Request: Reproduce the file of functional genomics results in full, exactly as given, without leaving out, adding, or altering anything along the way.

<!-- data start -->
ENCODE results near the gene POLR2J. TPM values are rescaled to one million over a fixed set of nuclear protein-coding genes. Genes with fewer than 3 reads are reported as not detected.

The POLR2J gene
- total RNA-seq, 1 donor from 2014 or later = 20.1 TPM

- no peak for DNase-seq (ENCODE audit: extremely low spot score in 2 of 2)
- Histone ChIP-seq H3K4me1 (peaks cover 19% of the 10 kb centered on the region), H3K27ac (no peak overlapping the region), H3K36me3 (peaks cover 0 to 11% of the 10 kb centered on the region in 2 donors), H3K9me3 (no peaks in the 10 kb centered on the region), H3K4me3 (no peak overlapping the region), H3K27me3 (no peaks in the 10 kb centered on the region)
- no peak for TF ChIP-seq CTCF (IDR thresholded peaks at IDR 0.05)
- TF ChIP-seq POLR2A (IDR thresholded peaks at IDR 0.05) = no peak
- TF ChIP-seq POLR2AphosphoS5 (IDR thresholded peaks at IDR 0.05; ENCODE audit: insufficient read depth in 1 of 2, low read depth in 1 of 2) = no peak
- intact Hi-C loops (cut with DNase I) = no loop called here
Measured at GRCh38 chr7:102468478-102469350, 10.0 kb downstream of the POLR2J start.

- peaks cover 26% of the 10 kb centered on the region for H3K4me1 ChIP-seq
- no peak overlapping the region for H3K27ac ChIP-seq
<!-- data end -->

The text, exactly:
ENCODE results near the gene POLR2J. TPM values are rescaled to one million over a fixed set of nuclear protein-coding genes. Genes with fewer than 3 reads are reported as not detected.

The POLR2J gene
- total RNA-seq, 1 donor from 2014 or later = 20.1 TPM

- no peak for DNase-seq (ENCODE audit: extremely low spot score in 2 of 2)
- Histone ChIP-seq H3K4me1 (peaks cover 19% of the 10 kb centered on the region), H3K27ac (no peak overlapping the region), H3K36me3 (peaks cover 0 to 11% of the 10 kb centered on the region in 2 donors), H3K9me3 (no peaks in the 10 kb centered on the region), H3K4me3 (no peak overlapping the region), H3K27me3 (no peaks in the 10 kb centered on the region)
- no peak for TF ChIP-seq CTCF (IDR thresholded peaks at IDR 0.05)
- TF ChIP-seq POLR2A (IDR thresholded peaks at IDR 0.05) = no peak
- TF ChIP-seq POLR2AphosphoS5 (IDR thresholded peaks at IDR 0.05; ENCODE audit: insufficient read depth in 1 of 2, low read depth in 1 of 2) = no peak
- intact Hi-C loops (cut with DNase I) = no loop called here
Measured at GRCh38 chr7:102468478-102469350, 10.0 kb downstream of the POLR2J start.

- peaks cover 26% of the 10 kb centered on the region for H3K4me1 ChIP-seq
- no peak overlapping the region for H3K27ac ChIP-seq